Saturday, November 8, 2003

Condo craze builds in city


Developers rush to renovate

By Ken Alltucker
The Cincinnati Enquirer

[IMAGE] Douglas J. Hine, president of development services for Miller Valentine Group.
(Michael E. Keating photo)
| ZOOM |
With low interest rates and a strong market for first-time home buyers, developers are rushing to convert buildings in downtown and Over-the-Rhine into loft condominiums with all the modern touches.

Older, obsolete office towers. Difficult-to-rent apartment complexes. Abandoned buildings. All are candidates for the latest can't-miss condo development.

Downtown Cincinnati Inc. counts at least 30 condo projects that are under construction or are seeking financial backing - a frenzied boom that promises to add several hundred new homeownership units to the urban core.

Though smaller developers triggered the craze with successful condo projects in downtown and Over-the-Rhine, larger developers are taking notice, too.

Dayton-based Miller Valentine Group last month announced an ambitious plan to convert the Polk building on Pike Street into 120 luxury condos. Madison Marquette scrapped plans to build apartments at the former McAlpin's store at Fourth and Vine streets. Now the developer sees condos as the anchor of a long-stalled, city-funded project that could include some offices and shops.

"It does show that property owners and investors are all a little like lemmings," said John McIlwain of the Washington, D.C.-based planning group, Urban Land Institute. "There is definitely a herd instinct in all of this."

Low interest rates make buying a mid-priced condo as affordable as renting. Apartment owners who are struggling with high vacancy rates are choosing to convert rental properties to condos.

While all the economic factors seem perfect for condo development, many question how many Cincinnati home shoppers are willing to spend their own money to buy a downtown home. Are developers pursuing fool's gold?

"We're playing a bit of musical chairs here," said Arn Bortz, partner at Mount Adams-based Towne Properties. "You hope when the music stops, you have a seat."

A 2003 study by Downtown Cincinnati Inc. predicts that more than 100 downtown and Over-the-Rhine condos can be sold each year.

The Cincinnati Development Fund, a consortium of banks that helps fund projects downtown and in Over-the-Rhine, has reported an increase in loan requests from developers. The fund this year has approved loans for construction of 170 for-sale condos and houses. So far, 70 units have sold, said Jeanne Golliher, the fund's director.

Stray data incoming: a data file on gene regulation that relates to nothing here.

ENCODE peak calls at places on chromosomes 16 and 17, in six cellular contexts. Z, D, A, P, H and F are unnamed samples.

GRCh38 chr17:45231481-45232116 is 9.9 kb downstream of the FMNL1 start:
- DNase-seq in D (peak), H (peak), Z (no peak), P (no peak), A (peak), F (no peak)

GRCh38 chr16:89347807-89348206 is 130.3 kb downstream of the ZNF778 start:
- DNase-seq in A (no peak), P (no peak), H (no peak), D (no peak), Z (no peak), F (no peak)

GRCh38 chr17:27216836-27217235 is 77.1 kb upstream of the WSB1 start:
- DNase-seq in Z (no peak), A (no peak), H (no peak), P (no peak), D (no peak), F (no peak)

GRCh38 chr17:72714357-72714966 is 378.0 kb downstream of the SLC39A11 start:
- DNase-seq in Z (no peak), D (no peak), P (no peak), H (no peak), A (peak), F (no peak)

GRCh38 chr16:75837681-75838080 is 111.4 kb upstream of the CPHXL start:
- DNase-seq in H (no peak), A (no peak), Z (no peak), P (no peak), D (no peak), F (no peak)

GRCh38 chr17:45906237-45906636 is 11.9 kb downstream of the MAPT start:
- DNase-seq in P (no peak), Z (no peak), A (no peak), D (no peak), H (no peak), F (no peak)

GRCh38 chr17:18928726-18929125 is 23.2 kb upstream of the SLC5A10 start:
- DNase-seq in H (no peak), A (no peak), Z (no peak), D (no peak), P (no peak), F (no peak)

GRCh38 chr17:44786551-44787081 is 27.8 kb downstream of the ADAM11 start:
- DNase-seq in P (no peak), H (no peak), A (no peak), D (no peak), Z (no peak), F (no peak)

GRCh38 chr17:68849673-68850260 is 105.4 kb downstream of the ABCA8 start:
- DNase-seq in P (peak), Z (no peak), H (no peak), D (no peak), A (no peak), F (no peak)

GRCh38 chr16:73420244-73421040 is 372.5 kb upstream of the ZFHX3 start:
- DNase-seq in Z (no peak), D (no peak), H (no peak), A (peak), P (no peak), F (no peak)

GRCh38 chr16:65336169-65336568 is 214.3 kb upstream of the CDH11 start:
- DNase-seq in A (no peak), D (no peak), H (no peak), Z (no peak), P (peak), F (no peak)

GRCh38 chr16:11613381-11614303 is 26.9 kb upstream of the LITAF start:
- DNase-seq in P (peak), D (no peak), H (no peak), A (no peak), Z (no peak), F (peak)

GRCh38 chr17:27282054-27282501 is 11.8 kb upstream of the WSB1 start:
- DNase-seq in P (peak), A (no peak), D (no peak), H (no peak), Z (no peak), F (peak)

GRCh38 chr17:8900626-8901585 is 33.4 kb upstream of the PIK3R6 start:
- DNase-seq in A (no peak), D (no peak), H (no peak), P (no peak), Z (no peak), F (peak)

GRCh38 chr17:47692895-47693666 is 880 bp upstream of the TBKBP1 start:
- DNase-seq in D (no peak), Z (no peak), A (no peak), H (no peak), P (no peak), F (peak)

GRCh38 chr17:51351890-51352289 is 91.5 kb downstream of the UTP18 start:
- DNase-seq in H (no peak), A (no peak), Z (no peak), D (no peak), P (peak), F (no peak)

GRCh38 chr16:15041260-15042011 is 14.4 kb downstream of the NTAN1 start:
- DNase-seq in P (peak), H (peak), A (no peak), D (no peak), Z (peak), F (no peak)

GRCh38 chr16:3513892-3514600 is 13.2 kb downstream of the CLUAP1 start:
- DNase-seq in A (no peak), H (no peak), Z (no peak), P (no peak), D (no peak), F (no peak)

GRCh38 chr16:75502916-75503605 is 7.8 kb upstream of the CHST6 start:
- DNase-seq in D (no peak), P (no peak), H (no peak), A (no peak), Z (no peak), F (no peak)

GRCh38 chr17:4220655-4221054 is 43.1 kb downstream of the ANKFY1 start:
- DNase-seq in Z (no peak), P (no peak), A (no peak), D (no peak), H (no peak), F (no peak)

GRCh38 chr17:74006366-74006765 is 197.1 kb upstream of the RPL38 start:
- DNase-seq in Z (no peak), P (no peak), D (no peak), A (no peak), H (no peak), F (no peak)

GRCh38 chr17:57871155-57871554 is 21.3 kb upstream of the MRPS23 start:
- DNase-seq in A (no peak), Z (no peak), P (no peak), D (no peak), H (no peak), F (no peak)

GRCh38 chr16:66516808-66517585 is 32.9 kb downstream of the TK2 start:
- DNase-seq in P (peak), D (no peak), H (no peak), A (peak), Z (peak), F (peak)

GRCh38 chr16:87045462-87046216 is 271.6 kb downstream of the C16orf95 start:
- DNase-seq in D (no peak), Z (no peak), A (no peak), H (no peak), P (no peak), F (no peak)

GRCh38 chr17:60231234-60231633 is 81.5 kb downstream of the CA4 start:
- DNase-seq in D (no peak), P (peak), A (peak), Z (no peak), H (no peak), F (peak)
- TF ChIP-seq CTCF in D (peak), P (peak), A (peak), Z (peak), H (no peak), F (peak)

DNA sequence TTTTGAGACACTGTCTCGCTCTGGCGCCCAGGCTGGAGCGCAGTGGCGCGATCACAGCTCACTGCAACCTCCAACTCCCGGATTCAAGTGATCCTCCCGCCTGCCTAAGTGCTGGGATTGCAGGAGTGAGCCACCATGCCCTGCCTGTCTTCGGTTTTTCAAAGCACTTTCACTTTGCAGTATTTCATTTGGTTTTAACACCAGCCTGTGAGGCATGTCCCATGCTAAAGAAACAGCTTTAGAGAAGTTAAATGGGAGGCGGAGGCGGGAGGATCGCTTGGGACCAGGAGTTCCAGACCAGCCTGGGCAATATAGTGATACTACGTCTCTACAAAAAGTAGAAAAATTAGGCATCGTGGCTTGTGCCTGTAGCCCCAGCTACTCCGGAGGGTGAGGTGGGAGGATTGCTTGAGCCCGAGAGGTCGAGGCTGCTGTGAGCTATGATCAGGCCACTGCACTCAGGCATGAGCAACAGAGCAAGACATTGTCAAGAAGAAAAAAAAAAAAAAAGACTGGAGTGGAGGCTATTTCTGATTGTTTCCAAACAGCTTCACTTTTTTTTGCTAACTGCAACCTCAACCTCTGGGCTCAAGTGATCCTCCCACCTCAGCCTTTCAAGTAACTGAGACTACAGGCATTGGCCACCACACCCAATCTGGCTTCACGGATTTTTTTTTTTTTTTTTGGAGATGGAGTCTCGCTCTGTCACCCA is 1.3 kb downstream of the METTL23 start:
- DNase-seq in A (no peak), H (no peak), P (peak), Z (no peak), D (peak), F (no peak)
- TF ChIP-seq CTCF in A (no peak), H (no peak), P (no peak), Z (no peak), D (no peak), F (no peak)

No developer represents the frenzy better than JFP Properties, a little-known company that made a splash two years ago when it sold four condos at 911 Race St.

JFP had visions of grand success when it next bought the 12-story Fourth National Bank building at 18 E. Fourth St. Plans called for a condo on each floor topped by a luxurious penthouse that would sell for $1.3 million. That vision fizzled for a lack of interested buyers.

So JFP scaled back its plans. It's now building smaller units (19 instead of 12) that are less expensive (starting at $215,000). The developer even hopes to eliminate the need for a large down payment by offering buyers rent-to-own contracts.

Indeed, some of the area's most successful condo projects have sold at inexpensive prices. The Crawford Lofts in the 1400 block of Main Street, for instance, sold out within three weeks at prices from $79,900 to $165,000.

The range of prices is the urban core's strength, according to Kathy Schwab, DCI's residential expert. Many first-time buyers, artists and young professionals, too, have a chance to buy downtown real estate.

McIlwain said the condo boom has caught on nationwide, providing cities with renewed energies at a time of job cuts and a slumping economy threaten gains made in recent years.

"It is a wonderful thing that is happening to cities," McIlwain said. "Not only are you bringing more people into the city, you are bringing home owners. They tend to have more of a stake in the community than renters."

E-mail kalltucker@enquirer.com




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